This article is over 5 years old and may contain outdated information.


Map: Every Canadian hurricane landfall since 1866

Experts predict a busier than normal hurricane season for 2016
  • Jun 01, 2016
  • 466 words
  • 2 minutes
Tracks of every hurricane or tropical system that has made landfall in Canada since 1866. Storms of significance are outlined in black Expand Image

The Atlantic hurricane season officially begins June 1st, and experts say this could be a busier storm year than North Americans have come to expect.

The National Oceanic and Atmospheric Administration (NOAA) predicts up to 16 named storms of which four to eight could become hurricanes, and one to four could become major hurricanes. (According to the Saffir-Simpson hurricane wind scale, a storm gets a name when it has sustained winds of 68 to 118 km/h, becomes a hurricane when sustained winds reach 119 km/h, and is classified as a major hurricane when sustained winds surpass 178 km/h.)

If NOAA’s predictions come to pass, it will be a departure from the past couple of seasons, which have seen below-average activity in the Atlantic basin; 12 named storms were recorded during the 2015 season, while the 2014 season saw only nine. Of course, storm activity isn’t necessarily a predictor of storm intensity: the first named stormed of 2014, Arthur, made landfall in Nova Scotia at near Category 1 strength and dumped close to 150 mm of rain on parts of New Brunswick.

According to the Canadian Hurricane Centre, the number of storms reaching Canada each year has been on the increase since 2000, with about one hurricane making landfall every other year and one to two storms of tropical origin moving over land every year. As shown above in our map of hurricane activity over the past 148 years, a few storms have been truly devastating or noteworthy:

  • Hurricane Hazel (1954) — The deadliest and costliest hurricane of the 1954 season, Hazel was a rare storm that affected southern Ontario instead of curving northeast with the prevailing winds. Flooding from Hazel’s rains killed 81 people and destroyed thousands of homes, prompting an intensive review of the province’s disaster preparedness and erosion control strategies.
  • Hurricane Juan (2003) — While not the strongest hurricane to make landfall in Canada (that record belongs to Hurricane Ginny in 1963), Juan’s track took it directly through the Halifax Regional Municipality, making it the city’s most destructive storm in modern history. Eight people died, and more than a decade later, some of the city’s trees still bear scars from Juan’s onslaught.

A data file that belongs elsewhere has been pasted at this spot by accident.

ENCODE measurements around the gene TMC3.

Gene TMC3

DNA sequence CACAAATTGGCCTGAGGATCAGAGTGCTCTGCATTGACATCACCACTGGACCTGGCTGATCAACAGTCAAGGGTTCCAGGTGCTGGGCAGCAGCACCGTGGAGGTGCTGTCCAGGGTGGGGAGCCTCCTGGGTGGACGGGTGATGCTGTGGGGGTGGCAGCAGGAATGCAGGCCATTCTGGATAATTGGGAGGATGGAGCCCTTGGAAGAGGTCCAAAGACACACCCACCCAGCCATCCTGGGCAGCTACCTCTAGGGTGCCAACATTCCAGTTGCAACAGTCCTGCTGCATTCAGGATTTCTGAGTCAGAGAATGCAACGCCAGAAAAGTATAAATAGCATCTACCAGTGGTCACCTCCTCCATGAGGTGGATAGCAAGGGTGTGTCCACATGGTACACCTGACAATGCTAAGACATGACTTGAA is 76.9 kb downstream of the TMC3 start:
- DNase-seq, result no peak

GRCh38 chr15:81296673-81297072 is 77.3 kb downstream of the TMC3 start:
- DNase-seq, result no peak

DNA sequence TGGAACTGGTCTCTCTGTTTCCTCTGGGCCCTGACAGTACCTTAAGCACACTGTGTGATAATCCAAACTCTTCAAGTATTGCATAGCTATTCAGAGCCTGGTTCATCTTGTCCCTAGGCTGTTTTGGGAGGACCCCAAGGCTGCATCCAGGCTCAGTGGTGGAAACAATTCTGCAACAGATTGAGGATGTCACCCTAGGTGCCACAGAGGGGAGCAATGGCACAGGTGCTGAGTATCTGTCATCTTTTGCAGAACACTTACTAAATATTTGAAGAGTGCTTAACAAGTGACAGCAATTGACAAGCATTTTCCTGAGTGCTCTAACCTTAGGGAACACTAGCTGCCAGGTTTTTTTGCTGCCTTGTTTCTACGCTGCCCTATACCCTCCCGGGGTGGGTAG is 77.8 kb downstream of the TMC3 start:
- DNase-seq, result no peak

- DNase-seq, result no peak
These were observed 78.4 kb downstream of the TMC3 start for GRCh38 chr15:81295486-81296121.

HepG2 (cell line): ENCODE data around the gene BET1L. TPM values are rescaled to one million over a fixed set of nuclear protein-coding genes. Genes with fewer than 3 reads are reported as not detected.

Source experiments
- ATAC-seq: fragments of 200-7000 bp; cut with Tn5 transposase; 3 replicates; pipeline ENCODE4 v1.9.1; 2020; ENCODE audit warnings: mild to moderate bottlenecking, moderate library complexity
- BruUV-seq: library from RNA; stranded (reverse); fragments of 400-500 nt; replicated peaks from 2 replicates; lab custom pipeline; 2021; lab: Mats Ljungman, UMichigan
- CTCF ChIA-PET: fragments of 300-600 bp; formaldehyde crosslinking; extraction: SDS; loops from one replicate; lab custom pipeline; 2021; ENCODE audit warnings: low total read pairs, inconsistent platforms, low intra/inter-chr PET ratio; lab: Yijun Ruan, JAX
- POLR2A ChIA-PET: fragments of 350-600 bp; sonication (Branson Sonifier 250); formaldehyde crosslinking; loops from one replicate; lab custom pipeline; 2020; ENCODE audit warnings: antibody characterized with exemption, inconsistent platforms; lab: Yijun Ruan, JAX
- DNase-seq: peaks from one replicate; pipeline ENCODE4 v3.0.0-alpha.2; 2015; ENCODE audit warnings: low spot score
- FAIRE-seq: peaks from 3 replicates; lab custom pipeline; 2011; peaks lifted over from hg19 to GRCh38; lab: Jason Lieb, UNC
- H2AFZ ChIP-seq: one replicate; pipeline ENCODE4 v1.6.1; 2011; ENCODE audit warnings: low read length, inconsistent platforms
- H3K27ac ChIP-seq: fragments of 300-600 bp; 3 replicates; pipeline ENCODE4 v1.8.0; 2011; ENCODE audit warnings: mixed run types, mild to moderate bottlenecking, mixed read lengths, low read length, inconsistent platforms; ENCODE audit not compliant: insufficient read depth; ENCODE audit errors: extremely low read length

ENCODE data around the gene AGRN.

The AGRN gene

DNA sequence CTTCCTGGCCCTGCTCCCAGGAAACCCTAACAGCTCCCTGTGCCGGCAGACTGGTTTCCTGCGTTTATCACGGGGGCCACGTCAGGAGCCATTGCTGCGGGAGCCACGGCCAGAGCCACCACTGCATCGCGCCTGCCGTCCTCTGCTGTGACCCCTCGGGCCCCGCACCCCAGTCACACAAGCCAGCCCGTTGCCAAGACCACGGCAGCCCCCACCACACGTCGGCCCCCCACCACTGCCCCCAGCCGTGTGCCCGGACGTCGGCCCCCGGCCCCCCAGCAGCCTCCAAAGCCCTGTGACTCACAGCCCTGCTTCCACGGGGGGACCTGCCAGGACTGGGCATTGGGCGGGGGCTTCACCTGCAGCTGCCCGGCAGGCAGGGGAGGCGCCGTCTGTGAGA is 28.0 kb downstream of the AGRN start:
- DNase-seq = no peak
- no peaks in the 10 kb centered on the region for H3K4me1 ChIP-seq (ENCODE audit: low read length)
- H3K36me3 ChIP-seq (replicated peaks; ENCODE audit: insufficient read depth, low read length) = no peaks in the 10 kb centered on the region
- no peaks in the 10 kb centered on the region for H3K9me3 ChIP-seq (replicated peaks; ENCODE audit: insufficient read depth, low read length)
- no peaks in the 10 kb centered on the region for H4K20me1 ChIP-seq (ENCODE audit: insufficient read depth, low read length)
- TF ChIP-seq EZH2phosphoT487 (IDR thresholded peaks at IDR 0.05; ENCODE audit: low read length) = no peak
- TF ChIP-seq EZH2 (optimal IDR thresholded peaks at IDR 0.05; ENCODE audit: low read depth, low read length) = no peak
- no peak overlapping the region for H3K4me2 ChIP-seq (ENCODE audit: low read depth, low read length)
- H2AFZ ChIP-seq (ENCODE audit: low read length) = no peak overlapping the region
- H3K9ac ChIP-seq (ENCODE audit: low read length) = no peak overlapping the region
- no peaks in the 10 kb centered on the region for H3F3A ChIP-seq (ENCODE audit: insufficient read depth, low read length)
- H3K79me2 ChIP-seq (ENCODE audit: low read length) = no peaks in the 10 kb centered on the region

• Hurricane Igor (2010) — On its own, Igor might have been a non-story for Newfoundland, but a stationary front over the Maritimes interacted with the storm as it grazed the Avalon Peninsula, causing unprecedented rainfall in parts of the province. Flash flooding killed one person and washed out roads and bridges, cutting off entire communities and in at least one case requiring an entire town to be evacuated by boat.

Are you passionate about Canadian geography?

You can support Canadian Geographic in 3 ways:

Related Content

The War of 1812 giant floor encourages students to interact with history


Giant floor maps put students on the map

Canadian Geographic Education’s series of giant floor maps gives students a colossal dose of cartography and is a powerful teaching tool

  • 1487 words
  • 6 minutes


Best Canadian Geographic maps from 2015

If you’ve ever had to help make a map, it gives you a whole new appreciation for the art form. As editor of Canadian Geographic, I’ve found myself more…

  • 899 words
  • 4 minutes
Assassin's Creed Odyssey landscape


Inside the intricate world of video game cartography

Maps have long played a critical role in video games, whether as the main user interface, a reference guide, or both. As games become more sophisticated, so too does the cartography that underpins them. 

  • 2569 words
  • 11 minutes
Climate strike Victoria BC


Why Canada should recognize its citizens’ environmental rights

David Boyd, a Canadian environmental lawyer and UN Special Rapporteur on Human Rights and the Environment, reveals how recognizing the human right to a healthy environment can spur positive action for the planet

  • 1444 words
  • 6 minutes